Combinations of species have yielded varieties for almost all situations.
Recent years have seen an explosion in the range of helleborus hybrids available to gardeners. The great thing is that that careful selection has created a number of varieties of real elegance, adaptability and durability. Unlike many snowdrop varieties, most are grown commercially, usually via tissue culture, making them more widely available and easier on the wallet!
The characteristics of each parent are also represented. Besides producing a gorgeous range of long-lasting flowers, this has also boosted the ornamental qualities of their foliage, with shapely leaves and silvery patterning a characteristic of many. The habitat preferences of the parents are also embodied in the various varieties, which means they are able to thrive in situations that the run of traditional Lenten roses, or Helleborus hybridus, would not tolerate.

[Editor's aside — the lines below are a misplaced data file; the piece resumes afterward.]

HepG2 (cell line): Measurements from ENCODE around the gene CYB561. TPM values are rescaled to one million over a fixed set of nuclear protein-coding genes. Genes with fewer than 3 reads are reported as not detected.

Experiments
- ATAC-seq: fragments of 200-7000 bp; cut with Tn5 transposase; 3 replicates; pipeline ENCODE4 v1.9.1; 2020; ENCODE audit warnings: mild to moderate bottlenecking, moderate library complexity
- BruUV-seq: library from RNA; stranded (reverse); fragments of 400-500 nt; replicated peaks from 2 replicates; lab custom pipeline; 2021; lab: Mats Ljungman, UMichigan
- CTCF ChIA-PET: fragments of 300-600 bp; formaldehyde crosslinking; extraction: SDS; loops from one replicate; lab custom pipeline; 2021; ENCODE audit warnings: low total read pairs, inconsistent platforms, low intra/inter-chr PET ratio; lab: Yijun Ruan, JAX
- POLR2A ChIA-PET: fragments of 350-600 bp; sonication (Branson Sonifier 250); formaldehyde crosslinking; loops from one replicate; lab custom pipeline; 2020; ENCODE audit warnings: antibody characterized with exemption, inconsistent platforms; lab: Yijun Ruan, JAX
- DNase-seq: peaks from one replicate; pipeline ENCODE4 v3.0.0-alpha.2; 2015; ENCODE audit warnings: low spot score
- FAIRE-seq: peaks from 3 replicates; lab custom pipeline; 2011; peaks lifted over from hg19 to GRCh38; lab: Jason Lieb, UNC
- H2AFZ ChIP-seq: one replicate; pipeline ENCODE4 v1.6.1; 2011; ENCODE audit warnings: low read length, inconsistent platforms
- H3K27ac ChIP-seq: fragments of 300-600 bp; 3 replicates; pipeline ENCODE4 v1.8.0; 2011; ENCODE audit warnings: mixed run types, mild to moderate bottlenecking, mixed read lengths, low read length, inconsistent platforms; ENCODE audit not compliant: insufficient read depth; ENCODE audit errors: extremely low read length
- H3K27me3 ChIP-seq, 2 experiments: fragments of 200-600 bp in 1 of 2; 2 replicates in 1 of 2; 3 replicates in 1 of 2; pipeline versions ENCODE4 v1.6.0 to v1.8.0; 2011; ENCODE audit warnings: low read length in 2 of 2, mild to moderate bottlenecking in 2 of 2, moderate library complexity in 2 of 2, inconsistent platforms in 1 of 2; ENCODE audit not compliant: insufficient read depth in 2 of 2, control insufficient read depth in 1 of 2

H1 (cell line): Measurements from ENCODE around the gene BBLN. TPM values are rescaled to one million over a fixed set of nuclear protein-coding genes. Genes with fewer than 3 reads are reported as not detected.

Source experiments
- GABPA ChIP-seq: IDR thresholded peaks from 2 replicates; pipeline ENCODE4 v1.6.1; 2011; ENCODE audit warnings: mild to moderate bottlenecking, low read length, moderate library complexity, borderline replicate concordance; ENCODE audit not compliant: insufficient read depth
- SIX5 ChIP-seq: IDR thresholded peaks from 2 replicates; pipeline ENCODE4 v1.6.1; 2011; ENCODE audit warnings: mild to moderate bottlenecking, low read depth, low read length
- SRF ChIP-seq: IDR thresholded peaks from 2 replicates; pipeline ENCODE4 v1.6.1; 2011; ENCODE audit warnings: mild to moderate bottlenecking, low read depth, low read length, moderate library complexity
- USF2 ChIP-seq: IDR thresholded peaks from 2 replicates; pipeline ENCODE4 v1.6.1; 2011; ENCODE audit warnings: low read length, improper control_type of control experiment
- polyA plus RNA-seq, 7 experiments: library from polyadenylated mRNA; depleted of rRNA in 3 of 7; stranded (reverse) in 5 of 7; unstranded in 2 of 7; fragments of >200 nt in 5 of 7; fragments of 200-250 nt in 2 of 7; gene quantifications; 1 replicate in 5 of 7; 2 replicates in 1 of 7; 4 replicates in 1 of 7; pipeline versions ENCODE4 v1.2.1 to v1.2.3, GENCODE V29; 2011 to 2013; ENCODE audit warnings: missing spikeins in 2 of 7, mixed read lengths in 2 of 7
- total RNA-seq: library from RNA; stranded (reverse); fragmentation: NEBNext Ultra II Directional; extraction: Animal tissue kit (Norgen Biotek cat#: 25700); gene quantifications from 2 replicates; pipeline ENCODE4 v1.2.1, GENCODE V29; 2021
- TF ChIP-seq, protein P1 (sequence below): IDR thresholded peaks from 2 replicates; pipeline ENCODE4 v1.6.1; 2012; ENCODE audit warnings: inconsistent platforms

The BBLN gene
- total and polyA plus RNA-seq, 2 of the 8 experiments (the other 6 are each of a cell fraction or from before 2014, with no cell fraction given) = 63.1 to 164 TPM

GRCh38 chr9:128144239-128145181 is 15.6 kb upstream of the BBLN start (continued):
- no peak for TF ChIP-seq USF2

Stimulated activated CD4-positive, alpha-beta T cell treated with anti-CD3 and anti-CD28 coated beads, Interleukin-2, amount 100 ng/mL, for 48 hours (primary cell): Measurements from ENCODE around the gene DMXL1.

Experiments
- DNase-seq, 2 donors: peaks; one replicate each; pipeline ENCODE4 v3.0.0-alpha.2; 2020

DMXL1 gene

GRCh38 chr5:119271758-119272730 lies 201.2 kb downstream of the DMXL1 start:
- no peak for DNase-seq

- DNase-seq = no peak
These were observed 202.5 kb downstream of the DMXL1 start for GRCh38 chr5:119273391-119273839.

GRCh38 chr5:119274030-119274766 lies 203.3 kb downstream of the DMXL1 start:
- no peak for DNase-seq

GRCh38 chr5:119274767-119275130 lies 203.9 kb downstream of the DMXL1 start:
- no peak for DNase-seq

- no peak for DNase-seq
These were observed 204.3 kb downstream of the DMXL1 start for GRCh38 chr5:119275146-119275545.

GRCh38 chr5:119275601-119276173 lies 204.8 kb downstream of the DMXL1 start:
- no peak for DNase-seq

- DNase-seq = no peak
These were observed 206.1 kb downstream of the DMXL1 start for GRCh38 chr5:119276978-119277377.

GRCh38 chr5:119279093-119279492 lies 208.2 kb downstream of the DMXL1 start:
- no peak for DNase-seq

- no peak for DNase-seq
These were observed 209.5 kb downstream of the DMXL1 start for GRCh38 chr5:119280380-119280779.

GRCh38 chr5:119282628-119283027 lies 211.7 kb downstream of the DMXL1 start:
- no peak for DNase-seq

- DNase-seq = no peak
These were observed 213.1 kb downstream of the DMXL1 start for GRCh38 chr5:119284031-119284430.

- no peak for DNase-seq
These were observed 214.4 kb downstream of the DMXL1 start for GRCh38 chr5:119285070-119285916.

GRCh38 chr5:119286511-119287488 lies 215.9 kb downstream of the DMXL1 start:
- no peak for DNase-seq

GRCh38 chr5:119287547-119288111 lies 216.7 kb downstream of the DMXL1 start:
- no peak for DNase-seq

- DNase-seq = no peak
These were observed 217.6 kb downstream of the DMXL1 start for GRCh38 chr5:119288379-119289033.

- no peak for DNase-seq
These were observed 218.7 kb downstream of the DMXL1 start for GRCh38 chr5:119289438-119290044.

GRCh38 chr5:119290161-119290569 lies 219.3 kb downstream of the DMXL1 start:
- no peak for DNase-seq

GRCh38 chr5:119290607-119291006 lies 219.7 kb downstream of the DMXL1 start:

H. hybridus is in reality a complex race of hybrids involving five or six related species. Over time it has resulted in an astonishing range of flowers, reaching various states of doubleness and flower colours from almost black to red, yellow and peachy shades, self-coloured, or spotted or blotched, with various double or anemone forms. It prefers moist soil or even clay in semi-shade, struggling in dry soil in sun.
H. lemonnierae, developed in Germany, has produced a vigorous plant with large forward-facing flowers on tall stems, which again prefers damp soil and semi-shade, but is also good in pots. Conversely H. ballardiae, H. ericsmithii and H. nigercors have variously used shade tolerant Christmas rose H. niger with drought tolerant H. argutifolius and sun-loving H. lividus enabling them to tolerate more exposure to sun and drier soil, with H. nigricors even tolerating dry shade if watered until established. There has never been so much choice in hellebores, and now everyone can try their hand and be successful.